It seems the stars may finally be aligning for a small commercial aerospace company. Astrotech Corporation (ASTC), based in Austin, Texas provides space services to NASA, the United States Department of Defense, and commercial customers worldwide. From Titusville, Florida, and Vandenberg Air Force Base, California, Astrotech Space Operations provides support for its customers to successfully process their satellite hardware for launch, including advance planning, use of unique facilities, spacecraft checkout, encapsulation, fueling, and transport.
Astrotech's backlog is now the strongest it has been in years and earnings are getting back into positive territory after several lean quarters. 3rd quarter earnings per share were $0.05 on almost a 100% increase in revenue to $10.0M. The company's rolling 18 month backlog was $34.8M at March 31st, 2012. Tangible book value sits at $1.84 per share and the market cap is only slightly over $23M.
Recent news from the space industry indicates that things are starting to pick back up. Private space flight is becoming a reality after the SpaceX Dragon was able to successfully attach to the International Space Station in June. Just last week NASA announced over $1.1B in contracts to design and develop the next generation of spaceflight capabilities over the next 5 years. Included in the contract were SpaceX ($440M), who Astrotech specifically congratulated on their success with the Dragon in June. Boeing (BA) was also awarded a $460M contract and has worked with Astrotech on several previous projects. While it remains to be seen whether or not Astrotech gets any work out of this sizable contract, it appears spending on spaceflight is on the way up again.
Astrotech is still holding its own when it comes to contract awards. In June, they were awarded a $1.1M propellants purchase order. On June 28th, Astrotech was referenced by Alliant Techsystems (ATK) as a subcontractor for the Liberty Transportation Service. In July, they were awarded a $2M contract from NASA for satellite processing, part of a $12.5 million NASA indefinite delivery, indefinite quantity (IDIQ) contract with Astrotech. Also in July, Astrotech was selected by the U.S. Navy to provide payload processing services for the second in a series of Mobile User Objective System (MUOS) satellites.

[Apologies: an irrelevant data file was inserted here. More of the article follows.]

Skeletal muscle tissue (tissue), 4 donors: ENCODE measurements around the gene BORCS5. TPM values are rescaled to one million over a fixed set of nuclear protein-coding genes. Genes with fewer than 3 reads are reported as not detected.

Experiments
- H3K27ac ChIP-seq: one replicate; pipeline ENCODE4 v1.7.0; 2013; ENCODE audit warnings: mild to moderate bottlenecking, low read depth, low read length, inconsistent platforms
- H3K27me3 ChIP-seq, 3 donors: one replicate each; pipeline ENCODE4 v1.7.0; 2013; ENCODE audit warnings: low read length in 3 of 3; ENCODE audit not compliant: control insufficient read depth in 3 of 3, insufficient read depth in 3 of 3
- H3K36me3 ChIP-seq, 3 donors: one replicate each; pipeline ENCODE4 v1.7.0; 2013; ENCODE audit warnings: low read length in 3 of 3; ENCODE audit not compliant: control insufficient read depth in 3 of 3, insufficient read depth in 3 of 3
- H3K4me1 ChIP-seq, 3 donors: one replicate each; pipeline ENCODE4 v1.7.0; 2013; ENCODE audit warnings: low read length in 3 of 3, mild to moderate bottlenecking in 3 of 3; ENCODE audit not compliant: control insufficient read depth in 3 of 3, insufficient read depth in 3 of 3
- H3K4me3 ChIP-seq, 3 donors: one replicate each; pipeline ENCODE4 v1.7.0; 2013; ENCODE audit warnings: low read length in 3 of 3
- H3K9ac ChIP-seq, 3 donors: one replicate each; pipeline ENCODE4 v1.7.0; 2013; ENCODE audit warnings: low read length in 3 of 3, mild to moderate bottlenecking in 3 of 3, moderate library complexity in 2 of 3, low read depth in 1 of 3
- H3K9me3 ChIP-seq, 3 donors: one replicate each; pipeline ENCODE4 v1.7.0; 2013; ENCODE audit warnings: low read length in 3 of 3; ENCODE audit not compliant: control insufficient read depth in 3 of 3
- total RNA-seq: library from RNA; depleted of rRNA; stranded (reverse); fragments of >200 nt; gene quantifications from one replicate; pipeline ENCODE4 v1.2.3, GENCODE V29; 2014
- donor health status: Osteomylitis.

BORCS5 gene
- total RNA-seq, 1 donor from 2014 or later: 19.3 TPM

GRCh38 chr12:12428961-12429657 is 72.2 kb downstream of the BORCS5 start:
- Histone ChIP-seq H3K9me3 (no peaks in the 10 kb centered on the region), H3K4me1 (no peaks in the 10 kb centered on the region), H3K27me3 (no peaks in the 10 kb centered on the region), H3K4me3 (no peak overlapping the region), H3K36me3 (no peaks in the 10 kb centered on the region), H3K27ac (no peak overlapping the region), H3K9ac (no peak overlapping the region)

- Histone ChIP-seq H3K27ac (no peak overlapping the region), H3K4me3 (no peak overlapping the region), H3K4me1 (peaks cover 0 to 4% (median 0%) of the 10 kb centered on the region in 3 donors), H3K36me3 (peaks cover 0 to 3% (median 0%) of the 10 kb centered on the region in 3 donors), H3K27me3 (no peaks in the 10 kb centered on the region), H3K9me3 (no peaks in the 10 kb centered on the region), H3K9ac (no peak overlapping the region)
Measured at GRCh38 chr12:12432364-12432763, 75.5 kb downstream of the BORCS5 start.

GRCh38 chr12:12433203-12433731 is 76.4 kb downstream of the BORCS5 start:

On July 24th, NASA KSC announced they plan to award Astrotech a sole source IDIQ contract for commercial payload processing support for East Coast launch vehicle missions with an ordering period between Calendar Years 2013 and 2017. While this contract has not been officially announced yet, it seems all but a foregone conclusion considering that NASA states, "Astrotech Space Operations, Inc. is the only known vendor that can provide the required East Coast payload processing services. There will be only one award made for this requirement. This is a sole source commercial item acquisition under FAR 6.302-1 and FAR Part 12. The Government believes only one responsible source can satisfy the agency's requirements." While it may be premature to speculate on the amount of the contract, past awards indicate it could be in the $10-20M range. Additionally, on August 2nd, NASA announced a Request for Proposal for payload processing capabilities to support various missions launching from the Western Range. The services include payload processing capability at Vandenberg Air Force Base (VAFB), CA, for west coast payloads launching on expendable launch vehicles. Considering that Astrotech already operates a subsidiary at VAFB, it is reasonable to assume they will be a strong contender for this contract as well.
If the space operations isn't a compelling enough reason to own this company, consider that they also have two other subsidiaries in both the mass spectrometer market (1st Detect) and biotechnology (Astrogenetix). In my opinion, the market is only fractionally valuing the space business and is not valuing the other two businesses at all. The fact that Astrotech trades significantly below its tangible book value, given its recent profitability and growth prospects, shows obvious market inefficiencies.
Financial Figures: CapitalIQ
Additional disclosure: I am not a financial advisor. You should consult your own financial advisor before acting on recommendations to consider its suitability for your investment circumstances.